Rosie Ruiz strikes the Birkie

If you thought Joe Dubay was a big deal, this is bigger. (Okay, not really.)

I am in a tricky position. If anyone gains a place in to the top 200, I fall to 201st and I am relegated from the Elite Wave. So, I check the results more than anyone, I’d bet. I was copyediting my race report today and decided, well, what the heck, let’s check those results. And here’s what I found:

That’s right. The unthinkable had happened. Now, instead of making the Elite Wave by 1.5 seconds, I had missed it by half that much. I promised a full investigation on Twitter and Facebook—I wanted to find out who had been inserted in to the results three weeks late. I have the finishing data which shows me at 200th, and compared that to what’s online. I looked at 100th in that data, and that skier had moved to 101st. So I looked at 50th. 51st. 25th? 26th. 12th? Twelfth place was still in twelfth place. So I started reading down. And something stuck out.

The 14th place skier only shows up in the online results. But that’s not what sticks out. Apparently, this skier made it in to 14th place with a four digit bib number. Now, it would be conceivable that a First Wave skier could go out and only have to pass a handful of Elite Wavers and have a hell of a race to 14th. Possible. I doubt it’s ever happened. But from the Fifth Wave? To finish in that kind of time, they’d have to pass, give or take, 2500 other skiers. That’s one every 20 meters. Or one every three seconds. A fifth wave skier would have to somehow get through congested feeds and up bunched hills—and still ski only five minutes slower than the best skiers in the race.

Maybe Petter Northug could do that. Maybe. But a 50-year-old from Latvia? Doesn’t pass the sniff test. (Here’s a picture of him finishing next to a Second Waver who finished in about 3:10, which would validate his 2:39 finish time if he indeed started with the fifth wave but—see below—he seems to have mistakenly started in Wave 2. This would also explain why he was in first place at Timber Trail and OO) Want more? 5342 has no wire start time, so someone put the wrong time in for his start, and he jumped up in the results. I guess. I plan to let the Birkie know about this, so if you finished between 14th and 350th and wondered why your position changed, it should change back.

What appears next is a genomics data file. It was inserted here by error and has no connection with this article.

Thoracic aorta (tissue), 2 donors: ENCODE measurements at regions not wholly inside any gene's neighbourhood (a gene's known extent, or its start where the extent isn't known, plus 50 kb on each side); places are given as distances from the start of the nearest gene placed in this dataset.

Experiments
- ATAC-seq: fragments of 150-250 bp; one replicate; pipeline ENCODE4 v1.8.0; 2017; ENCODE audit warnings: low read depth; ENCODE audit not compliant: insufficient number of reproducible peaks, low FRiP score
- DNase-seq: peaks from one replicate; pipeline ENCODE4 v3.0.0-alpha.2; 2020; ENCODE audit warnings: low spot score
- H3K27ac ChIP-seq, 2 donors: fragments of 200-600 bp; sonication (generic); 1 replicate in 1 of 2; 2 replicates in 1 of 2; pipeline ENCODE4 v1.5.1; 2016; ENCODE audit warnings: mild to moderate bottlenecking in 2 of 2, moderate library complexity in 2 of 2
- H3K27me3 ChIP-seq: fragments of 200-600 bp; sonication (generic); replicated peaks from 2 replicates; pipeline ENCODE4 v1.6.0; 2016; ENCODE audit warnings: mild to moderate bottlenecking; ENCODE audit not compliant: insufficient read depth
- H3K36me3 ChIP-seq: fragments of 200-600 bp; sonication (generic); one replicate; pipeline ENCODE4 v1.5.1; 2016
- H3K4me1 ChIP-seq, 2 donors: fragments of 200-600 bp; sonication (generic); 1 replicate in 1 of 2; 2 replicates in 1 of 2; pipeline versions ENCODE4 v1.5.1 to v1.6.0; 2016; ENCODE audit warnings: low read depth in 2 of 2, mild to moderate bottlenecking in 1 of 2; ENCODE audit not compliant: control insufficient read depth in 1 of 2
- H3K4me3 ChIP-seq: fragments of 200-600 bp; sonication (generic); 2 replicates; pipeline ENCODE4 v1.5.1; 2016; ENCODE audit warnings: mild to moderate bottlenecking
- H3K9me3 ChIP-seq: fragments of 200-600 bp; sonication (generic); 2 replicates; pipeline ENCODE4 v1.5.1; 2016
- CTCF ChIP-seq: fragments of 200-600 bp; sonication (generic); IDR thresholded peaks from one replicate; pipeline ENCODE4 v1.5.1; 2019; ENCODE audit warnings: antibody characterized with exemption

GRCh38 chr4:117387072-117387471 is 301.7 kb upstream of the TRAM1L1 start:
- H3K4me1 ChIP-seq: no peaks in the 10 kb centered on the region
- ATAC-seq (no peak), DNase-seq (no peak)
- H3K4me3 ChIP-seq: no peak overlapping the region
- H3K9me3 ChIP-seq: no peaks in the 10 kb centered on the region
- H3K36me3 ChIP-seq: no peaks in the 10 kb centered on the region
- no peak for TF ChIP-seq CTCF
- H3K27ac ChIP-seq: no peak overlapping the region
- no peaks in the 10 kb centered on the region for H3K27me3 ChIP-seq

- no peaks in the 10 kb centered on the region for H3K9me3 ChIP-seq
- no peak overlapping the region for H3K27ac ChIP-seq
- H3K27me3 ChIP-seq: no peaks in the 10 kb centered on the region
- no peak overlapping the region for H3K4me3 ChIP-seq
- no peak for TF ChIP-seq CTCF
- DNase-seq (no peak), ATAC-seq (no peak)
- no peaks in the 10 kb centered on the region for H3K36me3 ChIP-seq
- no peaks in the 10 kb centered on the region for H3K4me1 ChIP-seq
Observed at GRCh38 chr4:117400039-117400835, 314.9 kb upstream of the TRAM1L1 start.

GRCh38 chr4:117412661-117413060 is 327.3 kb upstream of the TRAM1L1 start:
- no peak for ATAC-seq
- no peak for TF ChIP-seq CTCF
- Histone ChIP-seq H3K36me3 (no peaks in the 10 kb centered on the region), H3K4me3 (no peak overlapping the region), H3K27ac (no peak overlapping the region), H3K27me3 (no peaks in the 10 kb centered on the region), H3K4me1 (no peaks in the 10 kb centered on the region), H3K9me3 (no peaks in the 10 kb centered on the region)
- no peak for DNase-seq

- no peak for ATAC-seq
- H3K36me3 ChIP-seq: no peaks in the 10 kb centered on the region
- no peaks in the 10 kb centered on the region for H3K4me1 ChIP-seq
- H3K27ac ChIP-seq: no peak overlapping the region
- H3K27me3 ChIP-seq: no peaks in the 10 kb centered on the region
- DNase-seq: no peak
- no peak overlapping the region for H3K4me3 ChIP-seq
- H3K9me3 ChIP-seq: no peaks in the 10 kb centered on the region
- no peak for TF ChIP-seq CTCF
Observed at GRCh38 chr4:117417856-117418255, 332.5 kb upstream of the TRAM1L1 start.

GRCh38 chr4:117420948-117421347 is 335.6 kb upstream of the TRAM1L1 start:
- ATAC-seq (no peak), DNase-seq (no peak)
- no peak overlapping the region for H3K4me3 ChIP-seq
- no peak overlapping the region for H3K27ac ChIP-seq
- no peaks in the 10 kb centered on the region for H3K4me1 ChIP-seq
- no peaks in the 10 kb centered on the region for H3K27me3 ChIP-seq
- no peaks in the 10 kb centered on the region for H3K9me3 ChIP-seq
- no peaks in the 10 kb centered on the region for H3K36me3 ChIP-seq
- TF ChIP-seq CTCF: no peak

Either that, or Rosie Ruiz jumped off the trail at the Power Lines and got back on the lake for an almost-victorious ski in to Hayward.

(Okay, it’s a clerical error most likely, no one cheated or wore the wrong bib. And we can not complain about a minor error in a race of 10,000 people where all the timing equipment is buried in snow. But it’s fun to throw around hyperbole, right, 75 commenters about Joe Dubay at FasterSkier?)

Update: I have it from another Wave 2 skier that:

As I waited for the start, a guy with a purple bib [someone who’d skied more than 20 Birkies] tapped me on the shoulder and said I should tell the guy beside me (a 5th waver) that he was in the wrong place.  I told purple bib guy that he would be a little more authoritative than me, so he approached him.  After realizing he spoke no English and had traveled a great distance to participate, [he stayed] and start[ed] with wave two.  There really wasn’t an alternative as the start was less than 30 seconds away.

which makes perfect sense. And that means the Birkie should assign him a start of 8:45 (well, probably 8:46 to account for the minute to the line) which would put him finishing in 3:10. Which is exactly an hour slower than the issue above. In other words, someone must have typed “9:45” instead of “8:45” for his start time, and that got the whole snowball rolling. Okay, for me it’s a snowball. For everyone else, no one cares.

Comments are closed.